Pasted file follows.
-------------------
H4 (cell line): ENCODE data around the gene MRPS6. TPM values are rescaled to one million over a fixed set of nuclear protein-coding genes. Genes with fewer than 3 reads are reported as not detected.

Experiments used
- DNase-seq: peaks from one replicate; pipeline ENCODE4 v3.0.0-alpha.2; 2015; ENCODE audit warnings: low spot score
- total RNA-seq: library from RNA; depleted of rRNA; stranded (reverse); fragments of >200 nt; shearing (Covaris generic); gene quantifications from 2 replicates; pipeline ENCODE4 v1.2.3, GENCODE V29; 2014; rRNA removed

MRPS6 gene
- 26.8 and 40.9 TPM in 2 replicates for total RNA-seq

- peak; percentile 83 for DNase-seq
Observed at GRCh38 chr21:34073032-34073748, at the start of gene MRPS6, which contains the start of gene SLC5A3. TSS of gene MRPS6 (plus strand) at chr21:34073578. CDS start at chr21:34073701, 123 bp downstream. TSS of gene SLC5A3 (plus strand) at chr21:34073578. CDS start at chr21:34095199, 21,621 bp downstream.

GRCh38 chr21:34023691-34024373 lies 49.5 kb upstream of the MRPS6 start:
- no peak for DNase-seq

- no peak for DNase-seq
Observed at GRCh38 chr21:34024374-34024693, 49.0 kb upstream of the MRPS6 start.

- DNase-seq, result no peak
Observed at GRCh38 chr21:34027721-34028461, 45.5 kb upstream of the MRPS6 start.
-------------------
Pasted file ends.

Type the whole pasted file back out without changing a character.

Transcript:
H4 (cell line): ENCODE data around the gene MRPS6. TPM values are rescaled to one million over a fixed set of nuclear protein-coding genes. Genes with fewer than 3 reads are reported as not detected.

Experiments used
- DNase-seq: peaks from one replicate; pipeline ENCODE4 v3.0.0-alpha.2; 2015; ENCODE audit warnings: low spot score
- total RNA-seq: library from RNA; depleted of rRNA; stranded (reverse); fragments of >200 nt; shearing (Covaris generic); gene quantifications from 2 replicates; pipeline ENCODE4 v1.2.3, GENCODE V29; 2014; rRNA removed

MRPS6 gene
- 26.8 and 40.9 TPM in 2 replicates for total RNA-seq

- peak; percentile 83 for DNase-seq
Observed at GRCh38 chr21:34073032-34073748, at the start of gene MRPS6, which contains the start of gene SLC5A3. TSS of gene MRPS6 (plus strand) at chr21:34073578. CDS start at chr21:34073701, 123 bp downstream. TSS of gene SLC5A3 (plus strand) at chr21:34073578. CDS start at chr21:34095199, 21,621 bp downstream.

GRCh38 chr21:34023691-34024373 lies 49.5 kb upstream of the MRPS6 start:
- no peak for DNase-seq

- no peak for DNase-seq
Observed at GRCh38 chr21:34024374-34024693, 49.0 kb upstream of the MRPS6 start.

- DNase-seq, result no peak
Observed at GRCh38 chr21:34027721-34028461, 45.5 kb upstream of the MRPS6 start.